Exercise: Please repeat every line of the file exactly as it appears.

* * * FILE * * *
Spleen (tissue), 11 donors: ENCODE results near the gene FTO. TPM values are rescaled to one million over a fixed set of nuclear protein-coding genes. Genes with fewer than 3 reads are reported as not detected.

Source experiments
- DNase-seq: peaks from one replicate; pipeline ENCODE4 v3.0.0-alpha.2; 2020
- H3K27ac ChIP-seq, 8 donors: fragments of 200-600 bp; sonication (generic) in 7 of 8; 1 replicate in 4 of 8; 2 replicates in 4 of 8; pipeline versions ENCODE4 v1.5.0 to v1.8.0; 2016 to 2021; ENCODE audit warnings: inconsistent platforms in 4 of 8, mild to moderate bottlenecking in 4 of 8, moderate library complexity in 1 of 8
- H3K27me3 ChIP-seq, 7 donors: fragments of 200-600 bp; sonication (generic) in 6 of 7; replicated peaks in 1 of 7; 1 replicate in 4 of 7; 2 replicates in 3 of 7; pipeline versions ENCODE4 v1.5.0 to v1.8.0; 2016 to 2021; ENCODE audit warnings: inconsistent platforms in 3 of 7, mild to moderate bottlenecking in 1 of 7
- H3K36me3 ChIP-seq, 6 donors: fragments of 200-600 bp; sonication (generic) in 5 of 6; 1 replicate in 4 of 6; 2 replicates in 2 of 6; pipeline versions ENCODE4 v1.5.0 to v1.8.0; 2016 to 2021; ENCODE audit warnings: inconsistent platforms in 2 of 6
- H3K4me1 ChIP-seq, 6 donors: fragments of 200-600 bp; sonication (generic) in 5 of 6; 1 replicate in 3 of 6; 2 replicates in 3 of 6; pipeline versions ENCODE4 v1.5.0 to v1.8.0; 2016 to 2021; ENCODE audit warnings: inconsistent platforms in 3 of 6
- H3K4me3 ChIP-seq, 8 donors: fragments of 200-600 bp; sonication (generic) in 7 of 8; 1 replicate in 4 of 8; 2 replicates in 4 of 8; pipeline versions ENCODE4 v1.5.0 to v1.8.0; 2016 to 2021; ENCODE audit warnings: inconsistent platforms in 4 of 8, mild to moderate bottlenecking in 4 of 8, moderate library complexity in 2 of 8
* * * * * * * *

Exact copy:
Spleen (tissue), 11 donors: ENCODE results near the gene FTO. TPM values are rescaled to one million over a fixed set of nuclear protein-coding genes. Genes with fewer than 3 reads are reported as not detected.

Source experiments
- DNase-seq: peaks from one replicate; pipeline ENCODE4 v3.0.0-alpha.2; 2020
- H3K27ac ChIP-seq, 8 donors: fragments of 200-600 bp; sonication (generic) in 7 of 8; 1 replicate in 4 of 8; 2 replicates in 4 of 8; pipeline versions ENCODE4 v1.5.0 to v1.8.0; 2016 to 2021; ENCODE audit warnings: inconsistent platforms in 4 of 8, mild to moderate bottlenecking in 4 of 8, moderate library complexity in 1 of 8
- H3K27me3 ChIP-seq, 7 donors: fragments of 200-600 bp; sonication (generic) in 6 of 7; replicated peaks in 1 of 7; 1 replicate in 4 of 7; 2 replicates in 3 of 7; pipeline versions ENCODE4 v1.5.0 to v1.8.0; 2016 to 2021; ENCODE audit warnings: inconsistent platforms in 3 of 7, mild to moderate bottlenecking in 1 of 7
- H3K36me3 ChIP-seq, 6 donors: fragments of 200-600 bp; sonication (generic) in 5 of 6; 1 replicate in 4 of 6; 2 replicates in 2 of 6; pipeline versions ENCODE4 v1.5.0 to v1.8.0; 2016 to 2021; ENCODE audit warnings: inconsistent platforms in 2 of 6
- H3K4me1 ChIP-seq, 6 donors: fragments of 200-600 bp; sonication (generic) in 5 of 6; 1 replicate in 3 of 6; 2 replicates in 3 of 6; pipeline versions ENCODE4 v1.5.0 to v1.8.0; 2016 to 2021; ENCODE audit warnings: inconsistent platforms in 3 of 6
- H3K4me3 ChIP-seq, 8 donors: fragments of 200-600 bp; sonication (generic) in 7 of 8; 1 replicate in 4 of 8; 2 replicates in 4 of 8; pipeline versions ENCODE4 v1.5.0 to v1.8.0; 2016 to 2021; ENCODE audit warnings: inconsistent platforms in 4 of 8, mild to moderate bottlenecking in 4 of 8, moderate library complexity in 2 of 8